MOSAICA, a Web site dedicated to the exploration of contemporary Jewish art and culture through digital media, will be launched at York University on June 8 at 6pm in room 1009 in the Technology Enhanced Learning (TEL) Building. Once launched, MOSAICA can be accessed here.
The MOSAICA project was initiated by Shelley Hornstein, professor of art and architectural history and theory in the Department of Visual Arts in York’s Faculty of Fine Arts, Reesa Greenberg, professor of visual arts at both Concordia and York universities, and art historian Carol Zemel, Chair of York’s Visual Arts Department.
The Web site will function as an online exhibition space for researchers and artists, as well as to promote exchange and collaboration on a global scale. Hornstein said one section of the Web site is “ACUME, the Cultural Memory project in Europe, which is a research collective of dozens of European universities and scholars. It will be linking MOSAICA to their Web site in the near future.”
This innovative Web project is in its infancy, and will always be a work in progress. Hornstein explained, “One of our near future goals is to add more projects that visualize historical or textual material, including my work titled The Man who Swam into History, which is an interactive tale of Chaim Baer’s diasporic journey, as well as Greenberg’s and Kati Geber’s Diaspora Doubled which is a moving history of a downtown Ottawa synagogue that became the city’s Jewish funeral parlour and is now a Seventh Day Adventist Church.”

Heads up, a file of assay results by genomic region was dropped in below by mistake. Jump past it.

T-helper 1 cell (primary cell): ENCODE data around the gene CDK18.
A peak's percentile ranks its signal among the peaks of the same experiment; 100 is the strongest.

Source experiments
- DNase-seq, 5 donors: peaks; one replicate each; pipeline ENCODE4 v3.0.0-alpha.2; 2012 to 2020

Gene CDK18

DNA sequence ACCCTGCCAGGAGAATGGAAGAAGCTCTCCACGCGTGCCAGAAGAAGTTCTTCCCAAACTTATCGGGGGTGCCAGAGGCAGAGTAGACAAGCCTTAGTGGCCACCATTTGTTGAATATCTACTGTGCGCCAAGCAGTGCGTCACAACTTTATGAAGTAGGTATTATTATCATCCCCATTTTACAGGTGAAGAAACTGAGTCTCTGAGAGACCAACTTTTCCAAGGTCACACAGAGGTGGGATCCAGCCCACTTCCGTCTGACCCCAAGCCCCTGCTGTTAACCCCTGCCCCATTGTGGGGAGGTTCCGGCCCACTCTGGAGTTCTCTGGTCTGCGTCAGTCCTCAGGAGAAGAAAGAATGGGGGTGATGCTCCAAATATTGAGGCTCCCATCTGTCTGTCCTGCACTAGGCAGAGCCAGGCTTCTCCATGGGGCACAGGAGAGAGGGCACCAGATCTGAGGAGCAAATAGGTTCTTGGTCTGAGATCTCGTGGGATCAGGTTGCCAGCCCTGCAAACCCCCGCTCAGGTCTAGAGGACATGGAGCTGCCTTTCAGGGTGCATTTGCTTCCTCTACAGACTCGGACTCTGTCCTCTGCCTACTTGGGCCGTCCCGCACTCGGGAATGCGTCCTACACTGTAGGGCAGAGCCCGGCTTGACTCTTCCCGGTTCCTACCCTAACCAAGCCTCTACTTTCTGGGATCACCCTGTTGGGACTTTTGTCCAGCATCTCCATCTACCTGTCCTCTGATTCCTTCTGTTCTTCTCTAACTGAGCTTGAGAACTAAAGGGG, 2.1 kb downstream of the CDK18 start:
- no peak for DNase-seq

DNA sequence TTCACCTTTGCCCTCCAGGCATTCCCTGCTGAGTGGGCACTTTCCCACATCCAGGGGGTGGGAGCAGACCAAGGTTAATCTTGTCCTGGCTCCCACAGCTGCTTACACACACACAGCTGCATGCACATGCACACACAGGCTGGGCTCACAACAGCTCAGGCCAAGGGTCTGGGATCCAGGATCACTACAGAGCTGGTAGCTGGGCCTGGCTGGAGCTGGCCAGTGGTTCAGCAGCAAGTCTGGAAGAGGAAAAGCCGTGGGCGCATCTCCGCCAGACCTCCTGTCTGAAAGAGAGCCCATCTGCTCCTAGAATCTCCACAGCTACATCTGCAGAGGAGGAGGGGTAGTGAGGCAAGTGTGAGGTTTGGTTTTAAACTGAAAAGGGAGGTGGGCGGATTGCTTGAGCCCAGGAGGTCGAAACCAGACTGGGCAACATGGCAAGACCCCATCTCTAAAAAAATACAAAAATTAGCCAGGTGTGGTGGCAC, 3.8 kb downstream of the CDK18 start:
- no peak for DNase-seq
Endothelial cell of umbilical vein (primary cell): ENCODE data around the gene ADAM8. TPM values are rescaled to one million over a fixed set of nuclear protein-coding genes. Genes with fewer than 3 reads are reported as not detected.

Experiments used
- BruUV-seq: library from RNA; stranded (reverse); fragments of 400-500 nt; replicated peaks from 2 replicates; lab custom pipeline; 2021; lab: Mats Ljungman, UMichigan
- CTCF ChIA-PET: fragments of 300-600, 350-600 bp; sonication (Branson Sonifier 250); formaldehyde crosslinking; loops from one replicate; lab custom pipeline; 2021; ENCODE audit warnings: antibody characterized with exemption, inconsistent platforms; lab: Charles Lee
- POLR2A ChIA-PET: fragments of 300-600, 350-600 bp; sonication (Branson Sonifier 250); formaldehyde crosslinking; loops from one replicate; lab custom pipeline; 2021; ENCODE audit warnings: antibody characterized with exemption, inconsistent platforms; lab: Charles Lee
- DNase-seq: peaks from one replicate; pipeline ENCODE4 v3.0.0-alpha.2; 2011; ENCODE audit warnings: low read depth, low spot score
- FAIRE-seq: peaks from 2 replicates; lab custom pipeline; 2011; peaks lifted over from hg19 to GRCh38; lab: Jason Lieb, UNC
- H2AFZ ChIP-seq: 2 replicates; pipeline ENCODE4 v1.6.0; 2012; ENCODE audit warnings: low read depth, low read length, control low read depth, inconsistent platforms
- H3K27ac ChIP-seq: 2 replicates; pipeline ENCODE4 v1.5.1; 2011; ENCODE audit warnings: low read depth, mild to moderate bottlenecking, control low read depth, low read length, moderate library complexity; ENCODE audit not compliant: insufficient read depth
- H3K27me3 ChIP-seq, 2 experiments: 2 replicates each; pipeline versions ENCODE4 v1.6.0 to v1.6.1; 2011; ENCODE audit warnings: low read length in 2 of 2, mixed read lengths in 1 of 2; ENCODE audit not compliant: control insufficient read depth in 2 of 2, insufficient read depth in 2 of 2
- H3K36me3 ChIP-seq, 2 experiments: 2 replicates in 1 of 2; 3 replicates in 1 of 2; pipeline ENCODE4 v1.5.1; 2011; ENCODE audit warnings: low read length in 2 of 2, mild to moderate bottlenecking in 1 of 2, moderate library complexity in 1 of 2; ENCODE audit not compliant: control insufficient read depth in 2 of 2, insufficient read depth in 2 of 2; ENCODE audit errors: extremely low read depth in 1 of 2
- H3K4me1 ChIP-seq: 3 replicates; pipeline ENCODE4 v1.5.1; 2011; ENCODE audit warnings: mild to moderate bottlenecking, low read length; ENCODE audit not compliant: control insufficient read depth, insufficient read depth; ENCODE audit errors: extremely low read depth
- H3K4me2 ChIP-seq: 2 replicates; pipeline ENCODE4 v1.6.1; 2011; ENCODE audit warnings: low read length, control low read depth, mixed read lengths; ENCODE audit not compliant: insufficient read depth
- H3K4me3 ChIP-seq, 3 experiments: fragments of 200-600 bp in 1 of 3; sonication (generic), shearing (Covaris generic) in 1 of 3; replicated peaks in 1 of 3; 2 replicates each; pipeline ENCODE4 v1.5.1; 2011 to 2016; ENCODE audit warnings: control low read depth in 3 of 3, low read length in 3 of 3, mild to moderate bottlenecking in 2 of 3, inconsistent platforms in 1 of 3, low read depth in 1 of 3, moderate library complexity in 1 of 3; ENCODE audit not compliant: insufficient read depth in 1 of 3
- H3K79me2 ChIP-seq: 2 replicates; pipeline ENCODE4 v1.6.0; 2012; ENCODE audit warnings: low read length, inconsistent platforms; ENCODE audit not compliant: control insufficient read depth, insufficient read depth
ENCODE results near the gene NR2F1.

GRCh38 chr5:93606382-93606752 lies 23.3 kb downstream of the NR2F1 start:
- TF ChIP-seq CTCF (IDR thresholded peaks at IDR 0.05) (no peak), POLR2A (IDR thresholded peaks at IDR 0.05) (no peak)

York University hosts the MOSAICA site. “Ron Owston has been highly supportive and has welcomed us into the Institute for Technology Enhanced Learning,” said Hornstein. “We hope to continue to increase our collaborative team and include colleagues from all areas at York as well as at other institutions internationally.”
MOSAICA is supported by York’s offices of the Vice-President Academic, Associate Vice-President International and Vice-President Research & Innovation. Hornstein and Greenberg anticipate the project will benefit the University in many ways, including national and international recognition as a supporter of innovative research in new media, fine arts and diasporic culture, and the development of a new course which will be linked to courses in Europe and possibly the United States.